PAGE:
The research unit Un/doing Differences welcomes Prof. Andrew Apter, anthropologist and historian at University of California, Los Angeles (UCLA) for a guest lecture on May 30th, 2017. The lecture is part of the departmental lecture series at the Department of Anthropology and Africa Studies.
FESTAC 77 and the critique of racial capital
Nigeria’s Second World Black and African Festival of African Arts and Culture, otherwise known as FESTAC 77, signaled a decisive break from Senghor’s ideology of Négritude, which had been enshrined and promoted eleven years earlier in Senegal’s Festival Mondial des Arts Nègres (FESMAN). Although initially modeled on its Dakar precedent, FESTAC 77 fashioned an inclusive horizon of blackness that crossed Négritude’s ethnocultural threshold between “Arabo-berbérs et Négro-africaines,” precipitating Senghor’s widely-publicized threat of a boycott and his subsequent dismissal as FESTAC co-patron.
Building on my earlier attention to Nigeria’s petro-capitalism and spectacle of culture, I argue that FESTAC’s remapping of global blackness—and the falling-out between Senghor and Nigeria’s president Obasanjo—cannot be reduced to ideology or geopolitics, but represents historic transformations of racial capital through dirigiste mechanisms of cultural production. By focusing on genealogies of racial capital, I trace the origins of postcolonial African festivals not to colonial grammars of difference and domination, but to fetishized forms of Atlantic slavery. To understand the critique of Négritude that took place during FESTAC, I relate the commodification of blackness underwritten by oil to the earlier history of enslaved Africans as Atlantic commodities.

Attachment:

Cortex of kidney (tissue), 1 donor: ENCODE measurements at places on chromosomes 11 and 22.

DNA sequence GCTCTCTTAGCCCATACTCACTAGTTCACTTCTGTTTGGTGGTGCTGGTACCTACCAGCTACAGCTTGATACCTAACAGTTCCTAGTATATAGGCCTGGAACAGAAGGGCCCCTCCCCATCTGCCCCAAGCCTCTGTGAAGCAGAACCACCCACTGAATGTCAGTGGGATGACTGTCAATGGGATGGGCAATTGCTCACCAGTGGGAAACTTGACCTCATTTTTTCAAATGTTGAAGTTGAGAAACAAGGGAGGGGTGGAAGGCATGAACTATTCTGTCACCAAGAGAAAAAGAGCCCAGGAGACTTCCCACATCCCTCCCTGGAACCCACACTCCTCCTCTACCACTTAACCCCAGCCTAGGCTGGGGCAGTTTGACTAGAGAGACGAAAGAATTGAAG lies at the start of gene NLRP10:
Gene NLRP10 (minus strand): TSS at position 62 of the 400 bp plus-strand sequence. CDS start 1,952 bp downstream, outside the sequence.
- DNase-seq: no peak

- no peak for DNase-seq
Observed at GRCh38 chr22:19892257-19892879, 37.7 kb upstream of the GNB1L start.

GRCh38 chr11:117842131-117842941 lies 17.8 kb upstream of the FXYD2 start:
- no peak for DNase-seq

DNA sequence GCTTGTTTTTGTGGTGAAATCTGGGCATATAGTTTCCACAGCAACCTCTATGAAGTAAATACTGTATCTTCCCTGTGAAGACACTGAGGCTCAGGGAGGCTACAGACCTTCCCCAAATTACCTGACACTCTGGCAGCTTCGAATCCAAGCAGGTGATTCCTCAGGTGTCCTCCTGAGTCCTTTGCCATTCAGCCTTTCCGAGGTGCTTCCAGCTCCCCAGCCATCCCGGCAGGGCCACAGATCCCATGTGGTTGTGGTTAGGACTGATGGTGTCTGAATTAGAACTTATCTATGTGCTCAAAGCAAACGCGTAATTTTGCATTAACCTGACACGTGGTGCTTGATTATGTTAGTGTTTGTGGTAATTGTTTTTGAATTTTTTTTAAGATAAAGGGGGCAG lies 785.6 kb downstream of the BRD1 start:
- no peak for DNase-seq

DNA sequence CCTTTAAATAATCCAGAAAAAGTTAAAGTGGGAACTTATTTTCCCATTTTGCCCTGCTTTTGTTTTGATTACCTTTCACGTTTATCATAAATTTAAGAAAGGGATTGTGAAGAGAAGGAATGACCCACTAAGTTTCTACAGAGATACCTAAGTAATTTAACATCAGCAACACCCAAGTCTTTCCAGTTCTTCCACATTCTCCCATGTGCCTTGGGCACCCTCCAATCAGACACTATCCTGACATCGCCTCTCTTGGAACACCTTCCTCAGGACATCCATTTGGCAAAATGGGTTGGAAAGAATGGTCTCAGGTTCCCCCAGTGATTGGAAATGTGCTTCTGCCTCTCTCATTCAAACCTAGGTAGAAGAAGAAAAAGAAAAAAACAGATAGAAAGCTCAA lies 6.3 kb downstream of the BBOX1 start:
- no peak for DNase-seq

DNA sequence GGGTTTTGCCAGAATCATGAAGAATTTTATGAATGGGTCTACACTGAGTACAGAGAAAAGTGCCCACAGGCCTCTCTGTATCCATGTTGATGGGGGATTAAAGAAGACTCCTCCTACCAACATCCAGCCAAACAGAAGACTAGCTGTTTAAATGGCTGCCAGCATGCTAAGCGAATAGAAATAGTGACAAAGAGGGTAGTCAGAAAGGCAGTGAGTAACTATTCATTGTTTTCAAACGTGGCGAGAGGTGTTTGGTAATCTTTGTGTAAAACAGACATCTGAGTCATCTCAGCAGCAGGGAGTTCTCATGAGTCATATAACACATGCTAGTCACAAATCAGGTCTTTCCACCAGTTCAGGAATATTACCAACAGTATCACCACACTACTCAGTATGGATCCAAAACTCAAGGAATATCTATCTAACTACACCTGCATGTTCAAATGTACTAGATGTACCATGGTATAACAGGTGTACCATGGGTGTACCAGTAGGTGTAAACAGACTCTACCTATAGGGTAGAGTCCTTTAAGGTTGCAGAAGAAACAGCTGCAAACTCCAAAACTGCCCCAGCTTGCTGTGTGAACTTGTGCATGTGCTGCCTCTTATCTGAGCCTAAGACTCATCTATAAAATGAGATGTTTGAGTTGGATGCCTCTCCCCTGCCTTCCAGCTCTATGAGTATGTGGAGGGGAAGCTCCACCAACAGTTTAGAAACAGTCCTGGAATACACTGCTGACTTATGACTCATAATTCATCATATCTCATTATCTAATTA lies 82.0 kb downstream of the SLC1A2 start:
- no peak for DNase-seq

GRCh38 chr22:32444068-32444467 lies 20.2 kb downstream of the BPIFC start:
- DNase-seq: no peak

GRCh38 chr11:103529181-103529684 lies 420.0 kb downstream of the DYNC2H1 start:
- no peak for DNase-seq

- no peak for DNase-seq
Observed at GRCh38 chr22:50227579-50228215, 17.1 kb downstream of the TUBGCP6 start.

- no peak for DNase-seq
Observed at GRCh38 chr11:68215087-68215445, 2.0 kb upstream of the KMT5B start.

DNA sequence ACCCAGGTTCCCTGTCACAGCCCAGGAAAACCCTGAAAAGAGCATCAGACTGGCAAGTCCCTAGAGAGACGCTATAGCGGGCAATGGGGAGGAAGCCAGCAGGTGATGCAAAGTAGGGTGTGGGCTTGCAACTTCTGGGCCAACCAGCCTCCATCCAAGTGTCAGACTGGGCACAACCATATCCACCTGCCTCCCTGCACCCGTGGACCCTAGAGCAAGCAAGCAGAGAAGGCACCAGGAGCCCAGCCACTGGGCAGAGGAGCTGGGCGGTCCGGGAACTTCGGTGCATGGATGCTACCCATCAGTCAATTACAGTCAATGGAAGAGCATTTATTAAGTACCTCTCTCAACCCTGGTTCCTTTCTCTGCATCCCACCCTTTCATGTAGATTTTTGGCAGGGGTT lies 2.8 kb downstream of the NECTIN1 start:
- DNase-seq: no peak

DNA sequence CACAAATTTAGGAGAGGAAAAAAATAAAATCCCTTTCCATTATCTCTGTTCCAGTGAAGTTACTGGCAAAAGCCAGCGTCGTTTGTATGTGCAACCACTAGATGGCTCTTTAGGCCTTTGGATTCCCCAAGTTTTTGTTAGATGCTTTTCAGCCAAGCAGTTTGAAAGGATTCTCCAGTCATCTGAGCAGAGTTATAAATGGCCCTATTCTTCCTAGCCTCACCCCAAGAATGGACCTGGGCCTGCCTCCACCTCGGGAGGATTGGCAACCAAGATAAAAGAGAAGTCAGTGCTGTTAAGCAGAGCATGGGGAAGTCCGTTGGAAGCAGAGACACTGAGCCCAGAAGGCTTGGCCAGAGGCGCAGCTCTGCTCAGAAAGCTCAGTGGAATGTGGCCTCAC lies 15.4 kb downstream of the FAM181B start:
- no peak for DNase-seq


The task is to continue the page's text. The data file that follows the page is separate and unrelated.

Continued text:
Andrew Apter is Professor of History and Anthropology at the University of California, Los Angeles (UCLA), where he directed the James S. Coleman African Studies Center and a Mellon Faculty Seminar in Black Atlantic Studies. His books include Black Critics and Kings: The Hermeneutics of Power in Yoruba Society (1992); The Pan-African Nation: Oil and the Spectacle of Culture in Nigeria (2005) which received the 2007 Amaury Talbot Prize awarded by the Royal Anthropological Institute; and Beyond Words: Discourse and Critical Agency in Africa (2007), all with the University of Chicago Press. He also co-edited Activating the Past: History and Memory in the Black Atlantic World (2010) with Lauren Derby. With his latest book, Oduduwa’s Chain: Locations of Culture in the Yoruba Atlantic, forthcoming in 2017, he is currently working on “History in the Dungeon: Atlantic Slavery and the Spirits of Capitalism,” a project that focuses on slave forts and castles and restores enslaved Africans (and their hyper-alienated labor power) to the historically repressed epicenters of capitalist modernity.